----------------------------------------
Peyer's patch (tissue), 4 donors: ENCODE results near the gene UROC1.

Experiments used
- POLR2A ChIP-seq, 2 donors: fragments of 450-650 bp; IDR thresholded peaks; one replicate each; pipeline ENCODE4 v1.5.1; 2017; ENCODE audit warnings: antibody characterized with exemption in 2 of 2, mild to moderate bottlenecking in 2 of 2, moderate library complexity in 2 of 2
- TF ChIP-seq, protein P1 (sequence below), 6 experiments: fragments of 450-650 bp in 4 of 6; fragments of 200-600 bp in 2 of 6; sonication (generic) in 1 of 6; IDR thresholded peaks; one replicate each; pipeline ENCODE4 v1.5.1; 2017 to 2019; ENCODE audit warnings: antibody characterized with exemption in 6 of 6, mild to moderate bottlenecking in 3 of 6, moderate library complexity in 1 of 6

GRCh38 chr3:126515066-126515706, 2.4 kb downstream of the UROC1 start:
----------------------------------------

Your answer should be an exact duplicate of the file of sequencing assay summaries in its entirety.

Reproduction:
Peyer's patch (tissue), 4 donors: ENCODE results near the gene UROC1.

Experiments used
- POLR2A ChIP-seq, 2 donors: fragments of 450-650 bp; IDR thresholded peaks; one replicate each; pipeline ENCODE4 v1.5.1; 2017; ENCODE audit warnings: antibody characterized with exemption in 2 of 2, mild to moderate bottlenecking in 2 of 2, moderate library complexity in 2 of 2
- TF ChIP-seq, protein P1 (sequence below), 6 experiments: fragments of 450-650 bp in 4 of 6; fragments of 200-600 bp in 2 of 6; sonication (generic) in 1 of 6; IDR thresholded peaks; one replicate each; pipeline ENCODE4 v1.5.1; 2017 to 2019; ENCODE audit warnings: antibody characterized with exemption in 6 of 6, mild to moderate bottlenecking in 3 of 6, moderate library complexity in 1 of 6

GRCh38 chr3:126515066-126515706, 2.4 kb downstream of the UROC1 start: